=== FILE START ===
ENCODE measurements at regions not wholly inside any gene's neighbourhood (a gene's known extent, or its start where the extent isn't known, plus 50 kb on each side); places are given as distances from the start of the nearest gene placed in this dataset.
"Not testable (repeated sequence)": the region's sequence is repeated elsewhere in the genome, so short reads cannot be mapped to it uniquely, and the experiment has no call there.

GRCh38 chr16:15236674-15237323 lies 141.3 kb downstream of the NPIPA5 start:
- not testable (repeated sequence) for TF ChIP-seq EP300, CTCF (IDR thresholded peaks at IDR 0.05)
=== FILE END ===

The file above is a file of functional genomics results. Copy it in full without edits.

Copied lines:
ENCODE measurements at regions not wholly inside any gene's neighbourhood (a gene's known extent, or its start where the extent isn't known, plus 50 kb on each side); places are given as distances from the start of the nearest gene placed in this dataset.
"Not testable (repeated sequence)": the region's sequence is repeated elsewhere in the genome, so short reads cannot be mapped to it uniquely, and the experiment has no call there.

GRCh38 chr16:15236674-15237323 lies 141.3 kb downstream of the NPIPA5 start:
- not testable (repeated sequence) for TF ChIP-seq EP300, CTCF (IDR thresholded peaks at IDR 0.05)